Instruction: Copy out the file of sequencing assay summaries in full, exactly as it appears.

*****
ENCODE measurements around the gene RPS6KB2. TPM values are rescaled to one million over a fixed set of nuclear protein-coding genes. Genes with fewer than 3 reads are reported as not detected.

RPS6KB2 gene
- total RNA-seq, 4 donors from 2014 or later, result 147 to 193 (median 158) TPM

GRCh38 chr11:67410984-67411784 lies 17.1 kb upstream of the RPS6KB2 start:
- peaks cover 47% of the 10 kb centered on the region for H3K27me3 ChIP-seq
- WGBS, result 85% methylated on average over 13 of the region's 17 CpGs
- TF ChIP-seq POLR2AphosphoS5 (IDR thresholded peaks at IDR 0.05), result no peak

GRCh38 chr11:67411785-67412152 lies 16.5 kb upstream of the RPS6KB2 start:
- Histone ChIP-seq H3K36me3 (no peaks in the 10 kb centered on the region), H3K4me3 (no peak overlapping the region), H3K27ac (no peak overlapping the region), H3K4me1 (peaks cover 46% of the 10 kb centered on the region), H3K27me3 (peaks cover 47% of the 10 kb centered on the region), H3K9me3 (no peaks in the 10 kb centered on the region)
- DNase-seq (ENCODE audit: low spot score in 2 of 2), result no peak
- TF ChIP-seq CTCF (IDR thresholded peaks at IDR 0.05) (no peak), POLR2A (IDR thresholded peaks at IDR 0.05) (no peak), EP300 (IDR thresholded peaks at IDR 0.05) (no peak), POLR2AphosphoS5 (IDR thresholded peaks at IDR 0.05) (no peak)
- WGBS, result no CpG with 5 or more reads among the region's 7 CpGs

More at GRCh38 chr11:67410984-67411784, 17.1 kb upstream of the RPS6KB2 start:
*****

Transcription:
ENCODE measurements around the gene RPS6KB2. TPM values are rescaled to one million over a fixed set of nuclear protein-coding genes. Genes with fewer than 3 reads are reported as not detected.

RPS6KB2 gene
- total RNA-seq, 4 donors from 2014 or later, result 147 to 193 (median 158) TPM

GRCh38 chr11:67410984-67411784 lies 17.1 kb upstream of the RPS6KB2 start:
- peaks cover 47% of the 10 kb centered on the region for H3K27me3 ChIP-seq
- WGBS, result 85% methylated on average over 13 of the region's 17 CpGs
- TF ChIP-seq POLR2AphosphoS5 (IDR thresholded peaks at IDR 0.05), result no peak

GRCh38 chr11:67411785-67412152 lies 16.5 kb upstream of the RPS6KB2 start:
- Histone ChIP-seq H3K36me3 (no peaks in the 10 kb centered on the region), H3K4me3 (no peak overlapping the region), H3K27ac (no peak overlapping the region), H3K4me1 (peaks cover 46% of the 10 kb centered on the region), H3K27me3 (peaks cover 47% of the 10 kb centered on the region), H3K9me3 (no peaks in the 10 kb centered on the region)
- DNase-seq (ENCODE audit: low spot score in 2 of 2), result no peak
- TF ChIP-seq CTCF (IDR thresholded peaks at IDR 0.05) (no peak), POLR2A (IDR thresholded peaks at IDR 0.05) (no peak), EP300 (IDR thresholded peaks at IDR 0.05) (no peak), POLR2AphosphoS5 (IDR thresholded peaks at IDR 0.05) (no peak)
- WGBS, result no CpG with 5 or more reads among the region's 7 CpGs

More at GRCh38 chr11:67410984-67411784, 17.1 kb upstream of the RPS6KB2 start: